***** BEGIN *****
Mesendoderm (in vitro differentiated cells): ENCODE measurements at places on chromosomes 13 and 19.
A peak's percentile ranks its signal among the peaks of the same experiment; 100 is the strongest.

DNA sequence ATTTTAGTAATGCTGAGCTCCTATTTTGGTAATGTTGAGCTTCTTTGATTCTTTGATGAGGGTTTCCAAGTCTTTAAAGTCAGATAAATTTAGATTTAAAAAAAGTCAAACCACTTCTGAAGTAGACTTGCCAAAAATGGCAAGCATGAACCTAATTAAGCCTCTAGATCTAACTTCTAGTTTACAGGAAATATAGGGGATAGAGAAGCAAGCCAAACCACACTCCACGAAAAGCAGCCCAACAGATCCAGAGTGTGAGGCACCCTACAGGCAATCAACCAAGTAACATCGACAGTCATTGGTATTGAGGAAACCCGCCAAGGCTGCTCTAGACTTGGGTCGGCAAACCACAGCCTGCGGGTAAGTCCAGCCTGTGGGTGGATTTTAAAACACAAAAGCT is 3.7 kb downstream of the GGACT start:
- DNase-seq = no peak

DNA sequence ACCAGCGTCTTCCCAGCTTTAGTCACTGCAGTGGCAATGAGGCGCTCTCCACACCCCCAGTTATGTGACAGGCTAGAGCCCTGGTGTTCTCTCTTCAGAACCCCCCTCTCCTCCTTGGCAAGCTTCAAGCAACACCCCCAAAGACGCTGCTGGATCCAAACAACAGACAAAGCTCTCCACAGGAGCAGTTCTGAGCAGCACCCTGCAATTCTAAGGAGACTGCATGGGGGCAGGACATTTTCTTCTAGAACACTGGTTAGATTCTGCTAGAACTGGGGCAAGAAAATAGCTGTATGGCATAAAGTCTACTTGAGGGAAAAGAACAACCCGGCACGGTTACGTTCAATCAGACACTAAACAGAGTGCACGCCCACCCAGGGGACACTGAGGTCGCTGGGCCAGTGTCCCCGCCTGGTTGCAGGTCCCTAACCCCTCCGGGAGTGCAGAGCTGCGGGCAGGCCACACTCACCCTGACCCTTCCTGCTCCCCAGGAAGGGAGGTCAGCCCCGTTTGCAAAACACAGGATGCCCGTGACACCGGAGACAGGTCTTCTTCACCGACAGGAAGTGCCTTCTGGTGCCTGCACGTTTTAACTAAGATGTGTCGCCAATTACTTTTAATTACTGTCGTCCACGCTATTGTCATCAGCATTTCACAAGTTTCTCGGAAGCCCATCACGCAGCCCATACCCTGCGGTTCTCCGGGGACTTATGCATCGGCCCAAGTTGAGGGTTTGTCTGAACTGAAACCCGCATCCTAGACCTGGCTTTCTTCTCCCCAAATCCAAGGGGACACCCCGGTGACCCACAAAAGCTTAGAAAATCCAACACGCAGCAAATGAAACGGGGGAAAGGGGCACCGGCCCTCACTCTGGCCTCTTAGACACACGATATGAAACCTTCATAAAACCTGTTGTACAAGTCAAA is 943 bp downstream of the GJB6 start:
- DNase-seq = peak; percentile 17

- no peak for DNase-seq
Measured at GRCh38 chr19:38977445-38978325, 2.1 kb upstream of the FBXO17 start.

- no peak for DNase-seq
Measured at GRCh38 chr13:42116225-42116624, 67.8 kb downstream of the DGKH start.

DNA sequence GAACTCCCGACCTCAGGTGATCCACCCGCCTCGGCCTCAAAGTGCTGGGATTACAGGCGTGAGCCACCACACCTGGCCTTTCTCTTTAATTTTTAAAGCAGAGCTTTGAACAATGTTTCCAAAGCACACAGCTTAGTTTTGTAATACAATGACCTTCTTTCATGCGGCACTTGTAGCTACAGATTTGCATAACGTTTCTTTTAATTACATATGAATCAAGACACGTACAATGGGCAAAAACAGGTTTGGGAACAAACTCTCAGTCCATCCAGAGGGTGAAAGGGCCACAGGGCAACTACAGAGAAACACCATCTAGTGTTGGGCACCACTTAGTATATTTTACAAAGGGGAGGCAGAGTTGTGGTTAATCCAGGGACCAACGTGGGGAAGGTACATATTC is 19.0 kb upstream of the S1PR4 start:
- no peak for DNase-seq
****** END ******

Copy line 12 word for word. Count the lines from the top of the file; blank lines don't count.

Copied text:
- no peak for DNase-seq